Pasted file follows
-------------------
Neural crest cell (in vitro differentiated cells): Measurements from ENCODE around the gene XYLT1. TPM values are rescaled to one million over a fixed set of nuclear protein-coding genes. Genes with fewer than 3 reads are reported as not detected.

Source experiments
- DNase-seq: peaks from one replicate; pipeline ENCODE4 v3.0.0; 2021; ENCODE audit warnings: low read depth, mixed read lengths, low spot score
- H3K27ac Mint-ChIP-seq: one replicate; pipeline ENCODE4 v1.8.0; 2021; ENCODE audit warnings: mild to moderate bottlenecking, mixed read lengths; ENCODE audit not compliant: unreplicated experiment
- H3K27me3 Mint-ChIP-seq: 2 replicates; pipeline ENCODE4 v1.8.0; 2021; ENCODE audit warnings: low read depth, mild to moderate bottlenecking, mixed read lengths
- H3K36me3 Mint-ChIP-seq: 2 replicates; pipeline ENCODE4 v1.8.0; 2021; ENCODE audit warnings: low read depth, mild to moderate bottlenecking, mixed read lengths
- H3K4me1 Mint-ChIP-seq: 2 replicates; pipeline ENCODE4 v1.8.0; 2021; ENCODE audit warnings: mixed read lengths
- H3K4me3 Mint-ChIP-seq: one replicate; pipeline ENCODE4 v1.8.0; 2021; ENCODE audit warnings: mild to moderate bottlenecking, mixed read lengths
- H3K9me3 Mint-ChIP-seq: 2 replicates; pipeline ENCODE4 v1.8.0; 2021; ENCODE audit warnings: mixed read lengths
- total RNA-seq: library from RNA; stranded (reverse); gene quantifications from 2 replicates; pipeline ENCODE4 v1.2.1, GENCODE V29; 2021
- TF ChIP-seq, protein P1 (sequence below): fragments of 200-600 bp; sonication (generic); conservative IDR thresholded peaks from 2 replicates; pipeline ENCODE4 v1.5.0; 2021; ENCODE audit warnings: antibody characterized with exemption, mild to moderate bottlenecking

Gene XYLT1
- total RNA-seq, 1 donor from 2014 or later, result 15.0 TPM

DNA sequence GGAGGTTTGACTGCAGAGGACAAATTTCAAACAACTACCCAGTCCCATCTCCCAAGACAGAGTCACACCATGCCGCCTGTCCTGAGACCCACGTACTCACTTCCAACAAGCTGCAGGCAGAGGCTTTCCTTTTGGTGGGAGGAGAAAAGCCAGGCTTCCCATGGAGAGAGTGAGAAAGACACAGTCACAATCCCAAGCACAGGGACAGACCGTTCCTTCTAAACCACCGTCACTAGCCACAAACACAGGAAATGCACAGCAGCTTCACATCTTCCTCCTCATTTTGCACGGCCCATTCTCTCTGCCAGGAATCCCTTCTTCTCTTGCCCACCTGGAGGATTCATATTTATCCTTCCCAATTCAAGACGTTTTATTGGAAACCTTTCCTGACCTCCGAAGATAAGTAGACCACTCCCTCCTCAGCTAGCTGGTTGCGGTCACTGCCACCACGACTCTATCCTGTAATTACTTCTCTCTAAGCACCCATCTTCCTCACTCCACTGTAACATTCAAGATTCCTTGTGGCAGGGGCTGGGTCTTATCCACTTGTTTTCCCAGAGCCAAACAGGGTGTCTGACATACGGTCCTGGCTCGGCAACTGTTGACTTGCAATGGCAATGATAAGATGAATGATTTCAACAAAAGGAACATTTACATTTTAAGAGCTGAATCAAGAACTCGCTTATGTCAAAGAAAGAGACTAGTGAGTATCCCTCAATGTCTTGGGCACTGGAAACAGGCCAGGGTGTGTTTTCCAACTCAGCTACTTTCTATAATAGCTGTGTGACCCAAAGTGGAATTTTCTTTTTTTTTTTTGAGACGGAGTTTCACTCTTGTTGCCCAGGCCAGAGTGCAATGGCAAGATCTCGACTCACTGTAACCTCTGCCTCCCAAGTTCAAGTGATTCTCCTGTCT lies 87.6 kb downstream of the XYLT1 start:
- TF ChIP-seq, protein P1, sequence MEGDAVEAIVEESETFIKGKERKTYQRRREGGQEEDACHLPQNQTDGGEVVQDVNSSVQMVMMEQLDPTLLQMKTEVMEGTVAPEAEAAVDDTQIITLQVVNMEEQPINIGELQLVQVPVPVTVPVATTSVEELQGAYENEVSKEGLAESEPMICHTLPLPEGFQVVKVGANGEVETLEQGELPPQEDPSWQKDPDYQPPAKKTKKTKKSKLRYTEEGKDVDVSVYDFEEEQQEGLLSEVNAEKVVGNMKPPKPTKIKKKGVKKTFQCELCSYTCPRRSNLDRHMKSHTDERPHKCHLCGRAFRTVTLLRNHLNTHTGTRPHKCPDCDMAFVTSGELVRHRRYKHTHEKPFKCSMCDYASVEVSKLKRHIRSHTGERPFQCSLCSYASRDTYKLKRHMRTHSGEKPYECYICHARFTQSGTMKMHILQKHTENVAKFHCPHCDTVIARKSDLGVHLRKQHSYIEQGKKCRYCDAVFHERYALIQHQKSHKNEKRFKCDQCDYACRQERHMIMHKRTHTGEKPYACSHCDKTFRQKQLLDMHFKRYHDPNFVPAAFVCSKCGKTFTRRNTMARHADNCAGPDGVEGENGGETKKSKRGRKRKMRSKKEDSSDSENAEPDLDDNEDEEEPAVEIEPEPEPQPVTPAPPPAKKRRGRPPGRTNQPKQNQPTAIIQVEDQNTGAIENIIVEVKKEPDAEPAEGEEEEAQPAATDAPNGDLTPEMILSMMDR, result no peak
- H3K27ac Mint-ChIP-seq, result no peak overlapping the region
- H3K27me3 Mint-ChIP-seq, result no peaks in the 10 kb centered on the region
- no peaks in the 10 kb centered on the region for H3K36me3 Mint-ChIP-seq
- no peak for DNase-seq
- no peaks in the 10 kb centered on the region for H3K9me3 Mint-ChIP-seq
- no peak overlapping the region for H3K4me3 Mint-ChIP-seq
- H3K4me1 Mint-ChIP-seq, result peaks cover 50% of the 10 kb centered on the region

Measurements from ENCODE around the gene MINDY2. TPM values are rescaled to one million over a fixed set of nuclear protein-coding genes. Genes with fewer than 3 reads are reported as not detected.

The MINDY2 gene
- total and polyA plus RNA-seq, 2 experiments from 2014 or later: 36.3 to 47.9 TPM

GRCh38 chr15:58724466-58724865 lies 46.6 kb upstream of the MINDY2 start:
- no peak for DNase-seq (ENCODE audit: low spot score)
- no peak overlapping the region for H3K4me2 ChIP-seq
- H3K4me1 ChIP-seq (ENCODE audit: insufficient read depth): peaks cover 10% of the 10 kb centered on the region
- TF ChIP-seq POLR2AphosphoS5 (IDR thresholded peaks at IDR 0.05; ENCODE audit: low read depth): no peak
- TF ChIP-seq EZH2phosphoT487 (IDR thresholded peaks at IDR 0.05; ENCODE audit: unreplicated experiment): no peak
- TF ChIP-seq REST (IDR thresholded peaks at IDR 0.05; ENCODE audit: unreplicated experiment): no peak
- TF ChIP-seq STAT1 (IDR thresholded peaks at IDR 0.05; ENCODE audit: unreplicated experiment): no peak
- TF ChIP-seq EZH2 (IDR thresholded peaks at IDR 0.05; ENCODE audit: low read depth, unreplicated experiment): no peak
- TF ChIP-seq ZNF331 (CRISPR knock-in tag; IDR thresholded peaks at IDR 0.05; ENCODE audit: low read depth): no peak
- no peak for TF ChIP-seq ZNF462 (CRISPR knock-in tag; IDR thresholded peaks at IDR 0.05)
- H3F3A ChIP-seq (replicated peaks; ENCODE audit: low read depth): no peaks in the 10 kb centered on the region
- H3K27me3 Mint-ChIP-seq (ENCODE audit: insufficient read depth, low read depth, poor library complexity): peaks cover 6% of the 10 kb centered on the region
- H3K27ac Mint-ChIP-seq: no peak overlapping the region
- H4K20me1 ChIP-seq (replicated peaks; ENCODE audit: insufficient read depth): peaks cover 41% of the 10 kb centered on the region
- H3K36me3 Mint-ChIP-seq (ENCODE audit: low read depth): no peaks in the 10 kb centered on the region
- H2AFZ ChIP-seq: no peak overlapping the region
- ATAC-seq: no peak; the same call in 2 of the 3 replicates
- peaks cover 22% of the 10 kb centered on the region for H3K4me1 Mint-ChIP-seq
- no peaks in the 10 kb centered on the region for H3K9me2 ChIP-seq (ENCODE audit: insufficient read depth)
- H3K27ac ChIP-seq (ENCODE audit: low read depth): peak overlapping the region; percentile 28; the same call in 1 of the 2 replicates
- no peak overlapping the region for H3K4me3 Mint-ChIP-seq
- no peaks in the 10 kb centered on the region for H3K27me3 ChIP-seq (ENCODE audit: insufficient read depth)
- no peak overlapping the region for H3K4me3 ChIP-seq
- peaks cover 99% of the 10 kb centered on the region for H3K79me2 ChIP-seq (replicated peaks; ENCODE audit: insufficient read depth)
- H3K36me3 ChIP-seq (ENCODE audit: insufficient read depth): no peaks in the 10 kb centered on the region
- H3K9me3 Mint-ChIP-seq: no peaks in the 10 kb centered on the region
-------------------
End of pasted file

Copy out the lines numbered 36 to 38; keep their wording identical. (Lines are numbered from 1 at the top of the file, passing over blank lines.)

- no peak for TF ChIP-seq ZNF462 (CRISPR knock-in tag; IDR thresholded peaks at IDR 0.05)
- H3F3A ChIP-seq (replicated peaks; ENCODE audit: low read depth): no peaks in the 10 kb centered on the region
- H3K27me3 Mint-ChIP-seq (ENCODE audit: insufficient read depth, low read depth, poor library complexity): peaks cover 6% of the 10 kb centered on the region